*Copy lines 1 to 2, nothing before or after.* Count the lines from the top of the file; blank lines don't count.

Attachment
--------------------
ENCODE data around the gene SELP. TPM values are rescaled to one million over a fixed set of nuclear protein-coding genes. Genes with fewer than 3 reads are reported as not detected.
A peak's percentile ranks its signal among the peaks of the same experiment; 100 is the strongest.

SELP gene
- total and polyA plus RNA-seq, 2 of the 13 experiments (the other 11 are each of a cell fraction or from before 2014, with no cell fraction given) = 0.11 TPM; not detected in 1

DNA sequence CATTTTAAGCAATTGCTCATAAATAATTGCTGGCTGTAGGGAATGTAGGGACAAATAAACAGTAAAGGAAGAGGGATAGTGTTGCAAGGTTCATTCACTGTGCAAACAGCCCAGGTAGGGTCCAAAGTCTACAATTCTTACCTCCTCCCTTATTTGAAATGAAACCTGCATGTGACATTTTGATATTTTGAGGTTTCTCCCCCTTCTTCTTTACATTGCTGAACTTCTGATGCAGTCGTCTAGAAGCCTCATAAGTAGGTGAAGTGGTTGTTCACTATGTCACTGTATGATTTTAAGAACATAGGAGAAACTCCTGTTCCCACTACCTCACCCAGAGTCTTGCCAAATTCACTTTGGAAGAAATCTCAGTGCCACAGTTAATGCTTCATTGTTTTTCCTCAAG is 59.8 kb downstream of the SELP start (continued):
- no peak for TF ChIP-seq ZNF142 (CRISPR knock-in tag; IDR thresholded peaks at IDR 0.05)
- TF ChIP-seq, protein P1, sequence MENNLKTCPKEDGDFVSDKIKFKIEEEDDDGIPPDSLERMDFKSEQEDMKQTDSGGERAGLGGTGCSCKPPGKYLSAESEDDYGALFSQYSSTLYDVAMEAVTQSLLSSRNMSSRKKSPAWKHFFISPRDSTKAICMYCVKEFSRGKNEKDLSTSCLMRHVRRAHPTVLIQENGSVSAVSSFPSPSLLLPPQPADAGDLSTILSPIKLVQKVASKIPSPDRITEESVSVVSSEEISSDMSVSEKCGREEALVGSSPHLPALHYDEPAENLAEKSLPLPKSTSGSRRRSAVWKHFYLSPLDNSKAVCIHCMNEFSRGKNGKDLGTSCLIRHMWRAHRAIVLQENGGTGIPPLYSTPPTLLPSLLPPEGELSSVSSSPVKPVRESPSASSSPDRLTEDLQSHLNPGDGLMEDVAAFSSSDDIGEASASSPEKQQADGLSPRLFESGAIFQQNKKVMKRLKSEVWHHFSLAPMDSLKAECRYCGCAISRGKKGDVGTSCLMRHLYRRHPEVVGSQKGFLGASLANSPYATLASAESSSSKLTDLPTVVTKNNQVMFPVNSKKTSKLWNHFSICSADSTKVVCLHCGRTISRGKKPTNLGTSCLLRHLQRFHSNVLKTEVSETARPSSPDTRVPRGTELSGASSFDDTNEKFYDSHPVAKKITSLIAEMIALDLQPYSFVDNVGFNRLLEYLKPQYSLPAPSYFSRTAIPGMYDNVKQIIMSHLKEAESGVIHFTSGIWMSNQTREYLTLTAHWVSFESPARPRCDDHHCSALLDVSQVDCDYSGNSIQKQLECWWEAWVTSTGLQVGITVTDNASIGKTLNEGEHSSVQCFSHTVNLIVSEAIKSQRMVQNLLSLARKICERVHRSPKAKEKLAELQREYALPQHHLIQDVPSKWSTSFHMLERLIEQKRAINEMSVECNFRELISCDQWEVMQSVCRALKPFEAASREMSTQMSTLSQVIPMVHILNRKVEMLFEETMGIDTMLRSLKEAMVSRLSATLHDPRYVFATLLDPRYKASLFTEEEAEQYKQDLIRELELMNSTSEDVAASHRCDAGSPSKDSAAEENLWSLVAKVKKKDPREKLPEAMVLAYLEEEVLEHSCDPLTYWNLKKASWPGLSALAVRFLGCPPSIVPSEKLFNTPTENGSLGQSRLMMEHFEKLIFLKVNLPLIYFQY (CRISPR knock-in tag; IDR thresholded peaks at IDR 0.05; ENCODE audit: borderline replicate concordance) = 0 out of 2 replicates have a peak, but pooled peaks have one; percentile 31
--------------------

ENCODE data around the gene SELP. TPM values are rescaled to one million over a fixed set of nuclear protein-coding genes. Genes with fewer than 3 reads are reported as not detected.
A peak's percentile ranks its signal among the peaks of the same experiment; 100 is the strongest.